How will the dog handle our cat?

We will give the dog exposure to cats, but we highly recommend introducing the dog to your pet cat in a specific way. It's best if the cat has claws! You should introduce them with the dog not on a leash, but under your close supervision. Talk to us about more specific instructions if you need them.

What should we do if the dog chews on something they are not supposed to chew on?

The only way a dog can “ask” if they are allowed to chew on something is to go ahead and chew on it and see what you'll do. If you catch the dog in the act of chewing on something they are not supposed to, just mildly correct them, take the object out of their mouth, and give them an appropriate dog toy or bone to chew on. Then praise them for chewing on that toy/bone. If you know there are objects your dog is likely to chew on (socks, for instance), best practice is to not give the dog an opportunity to chew on those items.

What should we do if the dog starts behaving inappropriately, such as barking too much, jumping on the couch or bed, or jumping on people?

If the dog starts behaving inappropriately, correct the dog and then ask them to sit. Then reward them with a treat and praise when they sit. The dogs we work with often have a pretty low "prey drive," so this mild correction followed by a reward for good behavior is often all the dog needs to stop inappropriate behavior.

How much should we walk the dog?

If the handler is high-functioning, we recommend two 30-minute training walks per day. If the handler is low-functioning, we will be training a low-energy dog for you and they won't need to be walked at all (their work will be stimulus enough for them), and if you will not be walking your dog, it’s nice to play fetch with him/her if possible.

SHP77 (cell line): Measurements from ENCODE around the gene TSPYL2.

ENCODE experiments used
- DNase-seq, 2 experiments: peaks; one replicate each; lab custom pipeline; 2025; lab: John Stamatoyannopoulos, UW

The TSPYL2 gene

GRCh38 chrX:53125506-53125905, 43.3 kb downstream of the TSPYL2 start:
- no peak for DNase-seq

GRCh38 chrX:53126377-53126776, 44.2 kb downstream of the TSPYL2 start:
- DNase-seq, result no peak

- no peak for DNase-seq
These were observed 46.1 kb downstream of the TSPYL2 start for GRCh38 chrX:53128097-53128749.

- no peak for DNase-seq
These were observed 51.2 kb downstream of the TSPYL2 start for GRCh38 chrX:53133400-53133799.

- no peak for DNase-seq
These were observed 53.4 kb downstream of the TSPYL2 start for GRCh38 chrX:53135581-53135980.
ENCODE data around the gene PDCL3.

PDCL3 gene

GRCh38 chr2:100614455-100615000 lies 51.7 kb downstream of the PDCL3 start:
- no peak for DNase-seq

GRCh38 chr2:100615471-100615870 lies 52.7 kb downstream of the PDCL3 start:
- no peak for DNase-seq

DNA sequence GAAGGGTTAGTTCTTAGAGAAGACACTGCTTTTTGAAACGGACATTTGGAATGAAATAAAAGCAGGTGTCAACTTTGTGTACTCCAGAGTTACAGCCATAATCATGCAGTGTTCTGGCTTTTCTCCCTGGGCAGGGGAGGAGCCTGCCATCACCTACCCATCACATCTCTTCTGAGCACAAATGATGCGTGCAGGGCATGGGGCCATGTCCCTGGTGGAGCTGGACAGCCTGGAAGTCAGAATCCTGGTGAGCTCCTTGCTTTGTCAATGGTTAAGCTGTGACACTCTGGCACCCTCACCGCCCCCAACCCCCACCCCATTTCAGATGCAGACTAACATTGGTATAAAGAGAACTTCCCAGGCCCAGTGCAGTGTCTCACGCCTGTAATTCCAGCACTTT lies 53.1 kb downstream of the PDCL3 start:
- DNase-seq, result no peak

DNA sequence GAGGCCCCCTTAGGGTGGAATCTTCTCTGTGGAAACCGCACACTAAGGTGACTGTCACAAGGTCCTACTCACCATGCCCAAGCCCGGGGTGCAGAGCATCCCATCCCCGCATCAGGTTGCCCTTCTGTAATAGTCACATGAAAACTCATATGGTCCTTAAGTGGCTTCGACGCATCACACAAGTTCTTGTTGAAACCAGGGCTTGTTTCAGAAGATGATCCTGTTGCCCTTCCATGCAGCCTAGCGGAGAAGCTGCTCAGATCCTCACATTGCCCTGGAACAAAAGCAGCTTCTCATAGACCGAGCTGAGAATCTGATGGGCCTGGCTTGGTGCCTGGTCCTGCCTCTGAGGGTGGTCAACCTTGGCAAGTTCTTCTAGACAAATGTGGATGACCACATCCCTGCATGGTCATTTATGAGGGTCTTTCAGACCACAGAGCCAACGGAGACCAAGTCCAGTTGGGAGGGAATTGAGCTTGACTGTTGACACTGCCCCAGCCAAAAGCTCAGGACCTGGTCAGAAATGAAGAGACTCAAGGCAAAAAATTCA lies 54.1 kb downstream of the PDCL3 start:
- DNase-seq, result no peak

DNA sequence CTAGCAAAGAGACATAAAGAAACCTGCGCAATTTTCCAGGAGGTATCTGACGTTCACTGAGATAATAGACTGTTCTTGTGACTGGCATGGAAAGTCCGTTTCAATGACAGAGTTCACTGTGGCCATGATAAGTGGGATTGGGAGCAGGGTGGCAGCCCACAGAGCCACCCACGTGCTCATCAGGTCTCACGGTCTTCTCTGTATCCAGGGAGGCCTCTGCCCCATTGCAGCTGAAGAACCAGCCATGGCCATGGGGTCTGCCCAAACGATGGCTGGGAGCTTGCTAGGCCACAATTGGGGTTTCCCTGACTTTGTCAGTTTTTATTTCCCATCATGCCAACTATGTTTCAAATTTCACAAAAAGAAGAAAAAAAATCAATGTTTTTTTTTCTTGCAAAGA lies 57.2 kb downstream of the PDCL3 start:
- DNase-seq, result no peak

Should we flip the dog on its back to show our dominance over the dog?

No, do not flip the dog on its back. First of all, it is not necessary, and second, there's always the possibility they could be traumatized by such aggressiveness. 

Should we continue training the dog?

If the handler is high-functioning, then yes, we recommend continuing to train the dog, starting with a beginner course. The dog won't need to start at that beginner level, but this kind of training is more for you—the handler—to learn the principles of positive reward-based training. It's really about training you! :-) Best practice is to continue working with the dog as much as possible so they maintain what they have learned.

If the handler is low-functioning, continued training is more of a gray area. No one wants the dog to get attached to the handler's parents (the dog should grow attached to the handler, not the parents), so we will work with you to determine how best to reward the dog for good behavior (without encouraging the dog to bond to the parents). This work will probably involve techniques such as having the parents give the handler treats to give to the dog for good behavior (supervised by the parents). Every case is different, but we will work with you to determine the best method of keeping the dog behaving well.